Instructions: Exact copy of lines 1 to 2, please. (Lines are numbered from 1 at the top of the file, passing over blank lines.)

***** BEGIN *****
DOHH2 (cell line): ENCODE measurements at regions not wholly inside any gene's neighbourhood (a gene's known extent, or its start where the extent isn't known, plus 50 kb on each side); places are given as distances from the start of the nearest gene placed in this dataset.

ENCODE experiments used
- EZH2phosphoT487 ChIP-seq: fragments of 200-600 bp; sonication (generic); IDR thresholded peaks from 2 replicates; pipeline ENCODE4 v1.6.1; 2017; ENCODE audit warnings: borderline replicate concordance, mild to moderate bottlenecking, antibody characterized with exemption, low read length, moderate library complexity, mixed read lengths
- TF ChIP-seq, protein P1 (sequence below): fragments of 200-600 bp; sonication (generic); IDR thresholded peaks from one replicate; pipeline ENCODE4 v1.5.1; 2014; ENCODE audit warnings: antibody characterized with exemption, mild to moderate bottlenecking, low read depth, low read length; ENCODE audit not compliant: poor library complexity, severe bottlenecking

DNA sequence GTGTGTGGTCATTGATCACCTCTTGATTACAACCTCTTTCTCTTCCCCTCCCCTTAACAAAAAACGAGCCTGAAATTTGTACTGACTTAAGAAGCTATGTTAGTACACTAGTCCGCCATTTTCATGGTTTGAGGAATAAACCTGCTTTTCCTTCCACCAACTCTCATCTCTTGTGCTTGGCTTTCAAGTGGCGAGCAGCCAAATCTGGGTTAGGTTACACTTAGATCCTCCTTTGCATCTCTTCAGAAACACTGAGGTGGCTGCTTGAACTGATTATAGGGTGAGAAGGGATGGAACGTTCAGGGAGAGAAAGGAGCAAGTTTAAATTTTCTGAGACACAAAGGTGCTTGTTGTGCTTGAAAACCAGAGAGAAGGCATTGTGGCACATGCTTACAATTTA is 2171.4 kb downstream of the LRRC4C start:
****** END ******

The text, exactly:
DOHH2 (cell line): ENCODE measurements at regions not wholly inside any gene's neighbourhood (a gene's known extent, or its start where the extent isn't known, plus 50 kb on each side); places are given as distances from the start of the nearest gene placed in this dataset.

ENCODE experiments used